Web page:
Project 11 (PGP and S-MIME)

Have you ever sent or received a signed and/or encrypted email message? Secure email has been available for many years, but the vast majority of users have never used it. This is primarily due to the lack of understanding about the security of our email systems, and the difficulty of using secure email technology.

Project Goals

  • Learn about the usability challenges of secure email
  • Gain experience sending a secure email message using S/MIME and/or PGP.
  • Write a clear report on your experience to successfully use secure email technology

Assignment

  • Learn about PGP and S/MIME technology
    • You may refer to our prior lab assignments for pointers in how to get started, or find your own sources in how to setup secure email for your email platform.
    • Create the necessary keys and/or certificates in order to exchange secure email
  • Send and receive signed and signed/encrypted email messages with a fellow student in the class
  • Submit a 2 page report (2 page max, 1 page minimum – excluding screenshots) describing what you learned about secure email and how successful or unsuccessful you were in trying to use it.
  • In addition to the 2-page written report, include your own self-grading of the points you think you earned on a separate page at the end of your report. This won’t count against the length limit.

Grading (50 points max)

  • 20 pts - Well written report within the length guidelines
  • 20 pts – Successfully exchanged both PGP and S/MIME messages
    • Max of 17 points if only one technology
    • Exchange both signed and encrypted/signed messages
  • 10 pts – Successfully exchange email with a fellow student
    • Max of 5 points if you send messages to yourself instead
    • This lets you complete the assignment on your own, but full credit requires you to cooperate with a fellow student.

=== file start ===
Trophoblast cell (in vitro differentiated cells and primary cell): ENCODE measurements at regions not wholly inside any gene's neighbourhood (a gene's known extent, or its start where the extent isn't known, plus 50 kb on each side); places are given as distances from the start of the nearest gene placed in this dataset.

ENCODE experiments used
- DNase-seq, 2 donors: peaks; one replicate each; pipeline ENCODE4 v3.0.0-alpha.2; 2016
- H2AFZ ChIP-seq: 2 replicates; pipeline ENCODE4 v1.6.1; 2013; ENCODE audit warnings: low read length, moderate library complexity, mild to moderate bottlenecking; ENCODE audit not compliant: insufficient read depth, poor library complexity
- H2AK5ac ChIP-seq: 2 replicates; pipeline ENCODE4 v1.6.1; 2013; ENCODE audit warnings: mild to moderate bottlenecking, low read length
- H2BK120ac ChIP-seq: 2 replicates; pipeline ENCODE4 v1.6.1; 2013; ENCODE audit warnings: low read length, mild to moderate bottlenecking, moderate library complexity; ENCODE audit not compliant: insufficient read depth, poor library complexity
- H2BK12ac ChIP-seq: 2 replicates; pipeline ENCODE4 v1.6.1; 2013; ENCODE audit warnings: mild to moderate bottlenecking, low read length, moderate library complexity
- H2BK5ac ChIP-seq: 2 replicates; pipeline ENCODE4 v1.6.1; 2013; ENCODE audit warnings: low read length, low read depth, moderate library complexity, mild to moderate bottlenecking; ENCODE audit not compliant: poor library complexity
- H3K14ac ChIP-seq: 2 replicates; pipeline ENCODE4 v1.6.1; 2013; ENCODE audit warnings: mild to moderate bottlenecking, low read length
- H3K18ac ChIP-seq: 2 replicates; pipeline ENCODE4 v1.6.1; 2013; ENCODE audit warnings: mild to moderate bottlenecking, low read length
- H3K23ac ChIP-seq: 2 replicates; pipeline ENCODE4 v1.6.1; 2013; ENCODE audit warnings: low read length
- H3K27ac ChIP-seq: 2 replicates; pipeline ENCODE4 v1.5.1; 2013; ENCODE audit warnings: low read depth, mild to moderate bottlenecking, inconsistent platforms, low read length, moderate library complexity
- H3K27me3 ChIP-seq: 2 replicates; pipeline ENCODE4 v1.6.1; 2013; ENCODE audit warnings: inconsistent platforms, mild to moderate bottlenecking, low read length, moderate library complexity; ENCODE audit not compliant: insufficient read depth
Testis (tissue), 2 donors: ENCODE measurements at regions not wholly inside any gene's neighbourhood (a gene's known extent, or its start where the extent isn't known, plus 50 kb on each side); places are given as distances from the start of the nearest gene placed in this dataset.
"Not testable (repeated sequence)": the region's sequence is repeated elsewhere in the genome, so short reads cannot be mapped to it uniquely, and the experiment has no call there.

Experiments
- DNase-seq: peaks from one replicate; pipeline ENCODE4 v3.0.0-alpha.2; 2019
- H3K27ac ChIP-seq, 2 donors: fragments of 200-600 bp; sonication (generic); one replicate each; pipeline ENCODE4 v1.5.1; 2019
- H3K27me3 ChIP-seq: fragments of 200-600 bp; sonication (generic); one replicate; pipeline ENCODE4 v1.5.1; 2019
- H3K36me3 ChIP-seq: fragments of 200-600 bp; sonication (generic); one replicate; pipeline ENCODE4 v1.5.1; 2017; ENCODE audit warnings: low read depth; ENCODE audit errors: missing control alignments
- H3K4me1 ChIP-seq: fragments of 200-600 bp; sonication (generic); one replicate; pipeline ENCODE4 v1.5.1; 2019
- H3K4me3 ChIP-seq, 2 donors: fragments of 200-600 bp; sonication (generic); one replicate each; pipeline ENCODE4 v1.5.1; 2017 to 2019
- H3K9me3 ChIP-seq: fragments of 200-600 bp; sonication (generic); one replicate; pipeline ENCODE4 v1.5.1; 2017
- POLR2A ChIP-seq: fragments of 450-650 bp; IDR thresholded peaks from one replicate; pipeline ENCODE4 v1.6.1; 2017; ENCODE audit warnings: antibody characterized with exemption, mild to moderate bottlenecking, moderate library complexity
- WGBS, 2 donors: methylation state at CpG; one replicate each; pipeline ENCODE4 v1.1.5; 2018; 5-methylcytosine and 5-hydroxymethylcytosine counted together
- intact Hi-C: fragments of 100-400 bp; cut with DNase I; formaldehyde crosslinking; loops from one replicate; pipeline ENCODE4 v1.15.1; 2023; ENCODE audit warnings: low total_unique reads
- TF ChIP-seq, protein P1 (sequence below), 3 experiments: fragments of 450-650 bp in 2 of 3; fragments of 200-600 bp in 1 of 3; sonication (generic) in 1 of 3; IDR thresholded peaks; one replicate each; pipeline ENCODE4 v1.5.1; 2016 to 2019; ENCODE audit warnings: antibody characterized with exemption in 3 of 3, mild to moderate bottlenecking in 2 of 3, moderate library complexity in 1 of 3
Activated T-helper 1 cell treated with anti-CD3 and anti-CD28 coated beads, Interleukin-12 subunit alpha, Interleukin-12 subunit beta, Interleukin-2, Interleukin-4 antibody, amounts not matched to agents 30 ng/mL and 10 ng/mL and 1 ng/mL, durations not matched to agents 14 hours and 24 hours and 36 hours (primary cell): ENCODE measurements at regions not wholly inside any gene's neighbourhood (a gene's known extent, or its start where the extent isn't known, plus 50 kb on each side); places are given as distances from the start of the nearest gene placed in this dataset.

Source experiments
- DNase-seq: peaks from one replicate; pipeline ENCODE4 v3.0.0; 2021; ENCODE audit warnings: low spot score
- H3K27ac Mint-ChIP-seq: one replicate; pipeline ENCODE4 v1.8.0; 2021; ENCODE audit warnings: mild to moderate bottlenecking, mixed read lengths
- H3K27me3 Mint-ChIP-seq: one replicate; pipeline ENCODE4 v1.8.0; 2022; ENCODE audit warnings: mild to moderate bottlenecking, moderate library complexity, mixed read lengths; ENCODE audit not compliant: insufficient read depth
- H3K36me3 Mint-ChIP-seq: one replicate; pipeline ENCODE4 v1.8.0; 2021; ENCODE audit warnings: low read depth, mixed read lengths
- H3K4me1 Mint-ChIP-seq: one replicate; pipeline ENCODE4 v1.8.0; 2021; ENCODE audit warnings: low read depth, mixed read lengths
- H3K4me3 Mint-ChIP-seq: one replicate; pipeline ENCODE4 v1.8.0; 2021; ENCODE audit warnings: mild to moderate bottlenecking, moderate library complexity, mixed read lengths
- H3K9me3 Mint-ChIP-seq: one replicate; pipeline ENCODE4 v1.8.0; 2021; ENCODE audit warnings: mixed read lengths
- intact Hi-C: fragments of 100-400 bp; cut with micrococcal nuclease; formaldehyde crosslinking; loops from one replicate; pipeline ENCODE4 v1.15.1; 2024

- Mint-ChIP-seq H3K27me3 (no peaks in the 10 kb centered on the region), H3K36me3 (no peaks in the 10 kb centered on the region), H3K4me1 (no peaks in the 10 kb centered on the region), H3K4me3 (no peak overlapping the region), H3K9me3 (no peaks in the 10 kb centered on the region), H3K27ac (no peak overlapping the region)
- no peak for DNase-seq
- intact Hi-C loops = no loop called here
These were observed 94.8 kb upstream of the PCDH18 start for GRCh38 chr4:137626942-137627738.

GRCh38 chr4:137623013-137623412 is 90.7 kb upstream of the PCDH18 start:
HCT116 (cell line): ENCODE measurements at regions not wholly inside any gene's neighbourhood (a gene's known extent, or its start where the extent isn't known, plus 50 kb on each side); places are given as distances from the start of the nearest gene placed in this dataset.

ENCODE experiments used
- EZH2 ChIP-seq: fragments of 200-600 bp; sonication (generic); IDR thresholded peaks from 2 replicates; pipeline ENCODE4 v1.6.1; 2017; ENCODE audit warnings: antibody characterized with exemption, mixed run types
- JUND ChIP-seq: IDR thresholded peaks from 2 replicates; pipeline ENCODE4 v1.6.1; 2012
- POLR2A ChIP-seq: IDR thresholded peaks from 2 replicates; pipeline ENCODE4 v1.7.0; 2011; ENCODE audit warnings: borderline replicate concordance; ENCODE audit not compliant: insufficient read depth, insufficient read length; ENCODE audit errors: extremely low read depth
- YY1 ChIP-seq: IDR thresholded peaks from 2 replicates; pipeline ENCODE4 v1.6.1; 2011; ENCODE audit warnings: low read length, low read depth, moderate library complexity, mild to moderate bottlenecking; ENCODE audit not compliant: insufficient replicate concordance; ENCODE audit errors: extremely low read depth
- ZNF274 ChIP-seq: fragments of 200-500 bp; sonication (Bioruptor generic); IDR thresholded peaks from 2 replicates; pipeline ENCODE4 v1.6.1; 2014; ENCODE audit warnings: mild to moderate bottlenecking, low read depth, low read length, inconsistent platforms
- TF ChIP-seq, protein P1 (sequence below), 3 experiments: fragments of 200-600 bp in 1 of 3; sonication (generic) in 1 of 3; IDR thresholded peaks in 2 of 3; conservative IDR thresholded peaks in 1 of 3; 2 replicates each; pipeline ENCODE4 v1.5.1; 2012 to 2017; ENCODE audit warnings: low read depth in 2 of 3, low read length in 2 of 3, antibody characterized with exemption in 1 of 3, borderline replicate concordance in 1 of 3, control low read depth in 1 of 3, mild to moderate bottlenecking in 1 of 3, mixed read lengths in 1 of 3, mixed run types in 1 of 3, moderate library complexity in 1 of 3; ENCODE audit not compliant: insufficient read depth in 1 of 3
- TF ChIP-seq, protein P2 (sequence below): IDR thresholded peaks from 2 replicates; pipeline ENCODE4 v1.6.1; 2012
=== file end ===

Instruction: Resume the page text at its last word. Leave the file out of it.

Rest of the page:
• 25 pts – If you are unable to send secure email after 2 hours of effort, you may describe in detail your experience and what problems you encountered
    • length limits still apply to your report
    • this lets you earn 45 points max even if you are unable to complete the task

Ideas for what you might include in your written report

  • Explain the technical details of the keys and certificates you generated.
  • What email platforms and tools did you use?
  • What is the difference between PGP and S/MIME?
  • What parts of the process were difficult to understand or use?
  • Have you ever sent secure email in the past? Why or why not?
  • Now that you know about secure email technology, will you continue using it in the future? Why or why not?
  • Briefly explain who you worked with in the class and how easy/difficult it was to prepare to exchange secure email.
  • What questions about secure email do you have after completing this assignment?

Here are the starting tips we gave students in the past for a different project involving secure email. This may help you get started, but you may be able to find better resources out there.

Once you have created your PGP key or obtained your certificate for S/MIME, you need to figure out how your email client supports either of these to protocols. Ideally you would use your current email client. You may need to obtain some other email client to complete the assignment.

Creating Your S/MIME Certificate

S/MIME requires you to obtain an X.509 certificate. In the past, students used this Mozzilazine article describing how to obtain a free certificate. You don’t need to buy a certificate to complete this assignment.

Creating Your PGP Key

PGP uses a decentralized trust model, so there is no CA that signs your certificate. Users exchange keys and build up trust from the ground up. Before you can send and receive email using PGP you will need a PGP key. The linux machines on campus already have several tools installed to help you through this process. To create your key:

  • Log in to the linux machines and open a terminal.
  • In order to ensure enough CPU entropy during the key-creation phase, try running some programs in the background during the next steps. One good idea is to have a browser open and simply download a very large file during this process.
  • Use GPG to create a PGP key by typing “gpg –gen-key”
  • Choose the DSA and Elgamal key type, with a size of 2048 bits. You may choose how long you wish the key to be valid for (just make sure its valid through Friday).
  • Finish creating the key by providing information about your name and email address. You may leave the comment blank if you wish.

Once you have performed the above steps you have succesfully created a PGP key.

cs-465/project-7-pgp-and-s-mime.txt · Last modified: 2016/11/21 22:41 by sethmj88
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